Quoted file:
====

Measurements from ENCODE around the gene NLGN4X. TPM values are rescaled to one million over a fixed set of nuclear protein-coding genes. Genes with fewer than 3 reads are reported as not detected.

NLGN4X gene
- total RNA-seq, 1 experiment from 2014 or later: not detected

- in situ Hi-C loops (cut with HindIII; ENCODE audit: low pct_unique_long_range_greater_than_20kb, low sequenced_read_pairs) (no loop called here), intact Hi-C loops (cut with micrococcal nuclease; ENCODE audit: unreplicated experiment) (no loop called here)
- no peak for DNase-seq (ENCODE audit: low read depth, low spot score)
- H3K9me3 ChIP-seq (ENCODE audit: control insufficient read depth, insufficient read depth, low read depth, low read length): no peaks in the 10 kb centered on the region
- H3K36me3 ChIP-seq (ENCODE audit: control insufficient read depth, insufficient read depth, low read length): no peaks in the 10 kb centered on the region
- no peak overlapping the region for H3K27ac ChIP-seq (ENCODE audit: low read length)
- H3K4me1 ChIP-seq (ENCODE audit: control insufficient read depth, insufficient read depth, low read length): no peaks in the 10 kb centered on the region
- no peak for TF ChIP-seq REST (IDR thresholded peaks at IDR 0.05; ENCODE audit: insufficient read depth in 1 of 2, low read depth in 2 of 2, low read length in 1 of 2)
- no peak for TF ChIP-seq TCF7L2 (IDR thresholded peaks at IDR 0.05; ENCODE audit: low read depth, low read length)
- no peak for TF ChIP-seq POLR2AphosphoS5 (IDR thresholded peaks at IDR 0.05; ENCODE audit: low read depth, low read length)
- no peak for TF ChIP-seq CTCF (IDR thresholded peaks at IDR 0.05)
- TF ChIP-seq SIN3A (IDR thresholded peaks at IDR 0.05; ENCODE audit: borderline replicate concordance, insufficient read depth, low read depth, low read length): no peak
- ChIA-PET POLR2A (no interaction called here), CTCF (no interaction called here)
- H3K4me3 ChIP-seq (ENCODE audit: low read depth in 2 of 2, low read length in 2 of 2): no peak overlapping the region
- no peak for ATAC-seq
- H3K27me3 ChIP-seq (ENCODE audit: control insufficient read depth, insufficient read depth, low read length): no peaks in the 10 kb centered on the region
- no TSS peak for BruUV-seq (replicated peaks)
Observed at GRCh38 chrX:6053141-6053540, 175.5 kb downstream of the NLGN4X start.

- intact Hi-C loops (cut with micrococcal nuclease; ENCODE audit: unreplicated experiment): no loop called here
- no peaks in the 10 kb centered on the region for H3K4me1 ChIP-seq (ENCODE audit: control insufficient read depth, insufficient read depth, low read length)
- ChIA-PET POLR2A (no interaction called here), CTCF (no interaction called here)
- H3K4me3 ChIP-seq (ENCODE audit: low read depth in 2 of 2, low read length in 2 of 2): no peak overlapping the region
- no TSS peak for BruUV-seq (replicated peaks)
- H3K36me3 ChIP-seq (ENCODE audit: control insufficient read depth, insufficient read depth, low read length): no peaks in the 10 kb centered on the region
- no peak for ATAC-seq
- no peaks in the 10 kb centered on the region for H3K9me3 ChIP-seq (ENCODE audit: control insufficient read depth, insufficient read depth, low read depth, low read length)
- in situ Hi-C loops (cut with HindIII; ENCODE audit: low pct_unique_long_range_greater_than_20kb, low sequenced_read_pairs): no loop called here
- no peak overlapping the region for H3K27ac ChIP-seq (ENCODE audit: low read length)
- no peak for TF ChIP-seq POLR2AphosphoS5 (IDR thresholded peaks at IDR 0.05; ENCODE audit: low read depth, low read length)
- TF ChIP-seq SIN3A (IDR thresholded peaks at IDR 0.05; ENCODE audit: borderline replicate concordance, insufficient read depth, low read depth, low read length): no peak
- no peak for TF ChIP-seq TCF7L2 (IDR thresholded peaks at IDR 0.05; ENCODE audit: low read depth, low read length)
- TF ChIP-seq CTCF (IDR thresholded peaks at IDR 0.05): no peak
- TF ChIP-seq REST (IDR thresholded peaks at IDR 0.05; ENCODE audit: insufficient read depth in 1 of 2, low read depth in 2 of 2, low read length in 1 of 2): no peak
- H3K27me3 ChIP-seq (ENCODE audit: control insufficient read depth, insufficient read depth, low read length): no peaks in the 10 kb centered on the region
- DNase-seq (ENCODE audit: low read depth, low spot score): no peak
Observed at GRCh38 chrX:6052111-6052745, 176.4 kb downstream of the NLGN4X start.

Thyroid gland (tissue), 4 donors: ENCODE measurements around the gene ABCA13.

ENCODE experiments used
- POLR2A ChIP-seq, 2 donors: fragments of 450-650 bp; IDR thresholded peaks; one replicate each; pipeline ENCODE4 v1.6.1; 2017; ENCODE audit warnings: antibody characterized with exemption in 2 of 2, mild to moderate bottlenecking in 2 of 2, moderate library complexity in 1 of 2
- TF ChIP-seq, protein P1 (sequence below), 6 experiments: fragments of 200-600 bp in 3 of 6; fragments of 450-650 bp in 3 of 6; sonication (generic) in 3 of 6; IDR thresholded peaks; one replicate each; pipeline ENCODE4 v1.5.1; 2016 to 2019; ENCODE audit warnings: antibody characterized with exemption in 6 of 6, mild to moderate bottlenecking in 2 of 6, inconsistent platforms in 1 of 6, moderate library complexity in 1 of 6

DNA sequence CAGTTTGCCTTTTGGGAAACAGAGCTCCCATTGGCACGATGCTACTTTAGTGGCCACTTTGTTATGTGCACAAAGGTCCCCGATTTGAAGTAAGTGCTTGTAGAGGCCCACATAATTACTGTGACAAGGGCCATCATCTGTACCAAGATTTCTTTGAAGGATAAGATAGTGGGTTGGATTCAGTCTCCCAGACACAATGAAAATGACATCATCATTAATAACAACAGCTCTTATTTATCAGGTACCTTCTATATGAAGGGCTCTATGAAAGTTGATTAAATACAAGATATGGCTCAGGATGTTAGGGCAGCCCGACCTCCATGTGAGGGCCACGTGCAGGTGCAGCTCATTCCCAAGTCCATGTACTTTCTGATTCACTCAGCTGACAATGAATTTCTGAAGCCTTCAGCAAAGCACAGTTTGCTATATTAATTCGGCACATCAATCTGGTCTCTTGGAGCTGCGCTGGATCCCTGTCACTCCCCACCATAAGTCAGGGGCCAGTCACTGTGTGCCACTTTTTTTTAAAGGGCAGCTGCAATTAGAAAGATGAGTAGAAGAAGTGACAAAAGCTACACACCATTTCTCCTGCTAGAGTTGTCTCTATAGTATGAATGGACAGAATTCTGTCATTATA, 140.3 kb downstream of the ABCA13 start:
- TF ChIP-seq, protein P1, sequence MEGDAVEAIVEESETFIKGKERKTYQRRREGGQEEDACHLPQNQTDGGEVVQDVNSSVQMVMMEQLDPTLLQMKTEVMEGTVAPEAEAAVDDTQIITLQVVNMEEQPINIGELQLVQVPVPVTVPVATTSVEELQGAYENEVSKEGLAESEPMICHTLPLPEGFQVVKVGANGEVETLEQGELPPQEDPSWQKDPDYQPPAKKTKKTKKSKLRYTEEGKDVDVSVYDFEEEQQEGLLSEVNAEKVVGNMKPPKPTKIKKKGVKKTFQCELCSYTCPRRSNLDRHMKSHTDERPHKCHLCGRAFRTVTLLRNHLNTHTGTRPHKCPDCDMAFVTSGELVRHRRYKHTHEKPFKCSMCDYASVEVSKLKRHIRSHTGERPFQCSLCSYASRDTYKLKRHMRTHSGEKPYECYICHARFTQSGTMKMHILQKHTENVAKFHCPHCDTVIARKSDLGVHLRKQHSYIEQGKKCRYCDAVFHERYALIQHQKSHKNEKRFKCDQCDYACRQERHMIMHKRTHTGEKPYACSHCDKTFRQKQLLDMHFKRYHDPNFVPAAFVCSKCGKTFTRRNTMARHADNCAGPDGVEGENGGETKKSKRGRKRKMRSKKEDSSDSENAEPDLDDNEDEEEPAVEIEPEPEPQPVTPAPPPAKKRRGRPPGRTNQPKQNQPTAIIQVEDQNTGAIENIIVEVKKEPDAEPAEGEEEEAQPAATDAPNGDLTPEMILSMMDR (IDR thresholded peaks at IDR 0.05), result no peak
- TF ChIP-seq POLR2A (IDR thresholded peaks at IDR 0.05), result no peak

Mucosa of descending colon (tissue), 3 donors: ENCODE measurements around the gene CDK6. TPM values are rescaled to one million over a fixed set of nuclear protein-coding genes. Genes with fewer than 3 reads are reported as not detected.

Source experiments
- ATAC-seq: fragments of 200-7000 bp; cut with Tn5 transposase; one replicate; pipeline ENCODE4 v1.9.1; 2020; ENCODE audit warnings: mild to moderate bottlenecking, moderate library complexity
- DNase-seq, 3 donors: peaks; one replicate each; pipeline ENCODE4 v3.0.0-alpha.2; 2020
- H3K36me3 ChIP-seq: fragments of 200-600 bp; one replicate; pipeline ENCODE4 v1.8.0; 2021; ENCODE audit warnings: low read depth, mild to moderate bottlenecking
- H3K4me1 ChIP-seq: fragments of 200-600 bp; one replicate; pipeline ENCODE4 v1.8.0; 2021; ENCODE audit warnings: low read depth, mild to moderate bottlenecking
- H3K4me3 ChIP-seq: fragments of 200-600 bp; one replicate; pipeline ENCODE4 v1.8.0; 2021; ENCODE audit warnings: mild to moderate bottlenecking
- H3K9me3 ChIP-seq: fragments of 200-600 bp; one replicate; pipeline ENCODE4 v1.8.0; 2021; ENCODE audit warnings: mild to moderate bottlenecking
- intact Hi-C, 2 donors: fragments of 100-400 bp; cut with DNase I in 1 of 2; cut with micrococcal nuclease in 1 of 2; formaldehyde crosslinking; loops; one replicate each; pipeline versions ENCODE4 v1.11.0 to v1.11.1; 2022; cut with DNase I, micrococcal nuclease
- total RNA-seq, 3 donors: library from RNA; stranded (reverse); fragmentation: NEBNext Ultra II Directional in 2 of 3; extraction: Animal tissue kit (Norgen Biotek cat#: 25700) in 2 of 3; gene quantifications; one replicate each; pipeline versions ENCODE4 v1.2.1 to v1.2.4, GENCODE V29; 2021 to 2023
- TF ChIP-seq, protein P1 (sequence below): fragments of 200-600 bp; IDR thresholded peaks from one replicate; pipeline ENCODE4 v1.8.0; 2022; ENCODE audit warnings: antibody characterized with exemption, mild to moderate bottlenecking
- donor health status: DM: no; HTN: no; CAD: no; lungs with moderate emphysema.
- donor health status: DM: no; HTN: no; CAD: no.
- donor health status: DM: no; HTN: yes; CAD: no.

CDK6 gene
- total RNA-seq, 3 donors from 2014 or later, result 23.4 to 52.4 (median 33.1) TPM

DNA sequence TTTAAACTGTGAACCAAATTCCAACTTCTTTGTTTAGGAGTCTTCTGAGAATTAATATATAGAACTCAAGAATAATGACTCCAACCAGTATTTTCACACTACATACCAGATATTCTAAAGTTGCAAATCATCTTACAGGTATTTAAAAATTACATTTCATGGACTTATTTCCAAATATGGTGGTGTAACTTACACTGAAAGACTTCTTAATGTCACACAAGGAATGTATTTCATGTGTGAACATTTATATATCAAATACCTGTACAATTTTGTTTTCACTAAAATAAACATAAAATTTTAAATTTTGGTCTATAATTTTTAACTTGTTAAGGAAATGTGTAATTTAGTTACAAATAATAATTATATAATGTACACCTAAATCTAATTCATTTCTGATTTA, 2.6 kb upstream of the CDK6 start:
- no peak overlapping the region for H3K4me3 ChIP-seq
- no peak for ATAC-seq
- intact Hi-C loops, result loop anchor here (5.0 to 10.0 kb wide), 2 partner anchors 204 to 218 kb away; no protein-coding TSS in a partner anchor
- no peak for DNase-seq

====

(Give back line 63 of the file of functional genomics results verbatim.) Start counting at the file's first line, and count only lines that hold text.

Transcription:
- no peak overlapping the region for H3K4me3 ChIP-seq